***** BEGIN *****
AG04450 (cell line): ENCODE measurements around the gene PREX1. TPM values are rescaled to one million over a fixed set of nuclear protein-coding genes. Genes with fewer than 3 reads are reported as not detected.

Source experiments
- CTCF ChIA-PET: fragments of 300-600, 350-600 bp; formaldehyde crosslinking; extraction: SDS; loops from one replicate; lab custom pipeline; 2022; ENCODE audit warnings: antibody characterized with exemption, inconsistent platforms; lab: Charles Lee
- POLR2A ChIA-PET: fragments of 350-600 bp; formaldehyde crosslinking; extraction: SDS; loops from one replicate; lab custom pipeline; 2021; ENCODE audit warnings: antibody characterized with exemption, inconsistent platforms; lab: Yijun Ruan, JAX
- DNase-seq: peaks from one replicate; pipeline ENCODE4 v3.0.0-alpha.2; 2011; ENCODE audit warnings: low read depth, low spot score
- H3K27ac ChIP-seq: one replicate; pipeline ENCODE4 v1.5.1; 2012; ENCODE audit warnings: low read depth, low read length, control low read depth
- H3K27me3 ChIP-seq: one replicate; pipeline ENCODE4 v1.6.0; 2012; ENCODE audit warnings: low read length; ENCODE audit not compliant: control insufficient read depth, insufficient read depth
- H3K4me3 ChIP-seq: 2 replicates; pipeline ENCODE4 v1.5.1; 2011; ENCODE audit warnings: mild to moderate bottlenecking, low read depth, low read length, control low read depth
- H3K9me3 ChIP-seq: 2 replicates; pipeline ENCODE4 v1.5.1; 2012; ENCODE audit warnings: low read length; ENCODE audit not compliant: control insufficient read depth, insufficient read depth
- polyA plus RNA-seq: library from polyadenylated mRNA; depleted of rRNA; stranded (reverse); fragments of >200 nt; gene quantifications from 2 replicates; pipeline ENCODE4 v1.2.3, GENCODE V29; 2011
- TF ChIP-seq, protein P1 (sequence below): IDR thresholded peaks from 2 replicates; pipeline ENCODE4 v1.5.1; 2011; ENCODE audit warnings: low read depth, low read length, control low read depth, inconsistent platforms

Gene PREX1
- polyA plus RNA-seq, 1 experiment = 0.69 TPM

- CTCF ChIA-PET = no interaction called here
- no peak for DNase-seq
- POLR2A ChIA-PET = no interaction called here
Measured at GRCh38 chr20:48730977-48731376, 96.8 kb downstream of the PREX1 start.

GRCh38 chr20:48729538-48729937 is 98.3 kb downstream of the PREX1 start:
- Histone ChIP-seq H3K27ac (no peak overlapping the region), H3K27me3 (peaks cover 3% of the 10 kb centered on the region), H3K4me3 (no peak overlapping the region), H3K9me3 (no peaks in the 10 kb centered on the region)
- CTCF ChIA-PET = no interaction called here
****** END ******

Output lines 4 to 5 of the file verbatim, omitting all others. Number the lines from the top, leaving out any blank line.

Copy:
- POLR2A ChIA-PET: fragments of 350-600 bp; formaldehyde crosslinking; extraction: SDS; loops from one replicate; lab custom pipeline; 2021; ENCODE audit warnings: antibody characterized with exemption, inconsistent platforms; lab: Yijun Ruan, JAX
- DNase-seq: peaks from one replicate; pipeline ENCODE4 v3.0.0-alpha.2; 2011; ENCODE audit warnings: low read depth, low spot score